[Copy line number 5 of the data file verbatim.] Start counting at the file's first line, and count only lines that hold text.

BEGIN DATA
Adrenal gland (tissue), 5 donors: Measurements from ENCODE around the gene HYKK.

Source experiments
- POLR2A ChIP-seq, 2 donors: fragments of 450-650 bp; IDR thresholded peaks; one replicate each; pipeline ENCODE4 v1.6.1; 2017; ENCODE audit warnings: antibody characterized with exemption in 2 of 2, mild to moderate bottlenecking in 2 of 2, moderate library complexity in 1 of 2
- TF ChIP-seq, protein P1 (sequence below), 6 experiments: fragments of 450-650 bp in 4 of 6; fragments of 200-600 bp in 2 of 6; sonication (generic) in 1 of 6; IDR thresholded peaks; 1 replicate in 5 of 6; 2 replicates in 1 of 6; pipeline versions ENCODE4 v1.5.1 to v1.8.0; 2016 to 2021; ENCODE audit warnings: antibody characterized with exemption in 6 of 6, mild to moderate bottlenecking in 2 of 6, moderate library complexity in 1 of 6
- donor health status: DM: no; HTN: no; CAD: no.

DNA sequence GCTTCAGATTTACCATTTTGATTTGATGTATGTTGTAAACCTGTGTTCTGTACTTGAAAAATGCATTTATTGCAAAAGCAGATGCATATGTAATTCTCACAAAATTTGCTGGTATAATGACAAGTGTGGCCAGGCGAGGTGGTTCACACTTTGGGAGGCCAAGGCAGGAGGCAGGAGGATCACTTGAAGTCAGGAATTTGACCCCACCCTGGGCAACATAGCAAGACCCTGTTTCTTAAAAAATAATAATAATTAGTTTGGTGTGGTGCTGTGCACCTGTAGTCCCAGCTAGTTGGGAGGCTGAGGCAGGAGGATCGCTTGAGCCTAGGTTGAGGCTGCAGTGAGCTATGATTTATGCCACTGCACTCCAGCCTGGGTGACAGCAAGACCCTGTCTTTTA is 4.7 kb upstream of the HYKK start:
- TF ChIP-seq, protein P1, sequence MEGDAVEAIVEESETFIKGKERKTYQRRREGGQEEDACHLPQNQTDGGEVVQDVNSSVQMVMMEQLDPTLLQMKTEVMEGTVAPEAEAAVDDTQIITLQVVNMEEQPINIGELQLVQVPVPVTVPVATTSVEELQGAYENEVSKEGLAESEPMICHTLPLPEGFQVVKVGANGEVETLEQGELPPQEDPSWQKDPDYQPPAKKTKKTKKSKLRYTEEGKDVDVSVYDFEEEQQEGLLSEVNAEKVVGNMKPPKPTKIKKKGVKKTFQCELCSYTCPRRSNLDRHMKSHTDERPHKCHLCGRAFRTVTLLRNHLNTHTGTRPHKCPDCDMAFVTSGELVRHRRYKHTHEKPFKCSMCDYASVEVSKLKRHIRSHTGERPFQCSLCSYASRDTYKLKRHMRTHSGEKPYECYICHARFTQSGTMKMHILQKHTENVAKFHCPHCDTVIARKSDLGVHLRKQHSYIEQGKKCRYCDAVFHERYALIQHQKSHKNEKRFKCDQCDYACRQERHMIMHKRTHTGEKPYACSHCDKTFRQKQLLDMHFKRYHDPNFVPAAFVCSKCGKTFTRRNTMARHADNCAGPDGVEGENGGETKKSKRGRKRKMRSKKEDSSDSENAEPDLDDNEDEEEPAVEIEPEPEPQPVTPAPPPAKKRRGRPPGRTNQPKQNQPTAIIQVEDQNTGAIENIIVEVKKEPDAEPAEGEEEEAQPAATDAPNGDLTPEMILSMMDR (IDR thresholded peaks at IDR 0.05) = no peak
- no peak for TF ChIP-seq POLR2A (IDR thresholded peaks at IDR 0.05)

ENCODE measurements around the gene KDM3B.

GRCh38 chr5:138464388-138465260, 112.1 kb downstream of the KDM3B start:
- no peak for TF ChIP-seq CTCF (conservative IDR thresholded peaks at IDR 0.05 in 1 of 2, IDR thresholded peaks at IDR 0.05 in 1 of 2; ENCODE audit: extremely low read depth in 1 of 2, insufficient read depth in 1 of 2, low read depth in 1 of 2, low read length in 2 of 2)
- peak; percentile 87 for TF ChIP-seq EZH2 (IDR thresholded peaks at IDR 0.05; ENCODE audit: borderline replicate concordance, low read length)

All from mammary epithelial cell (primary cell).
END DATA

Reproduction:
- donor health status: DM: no; HTN: no; CAD: no.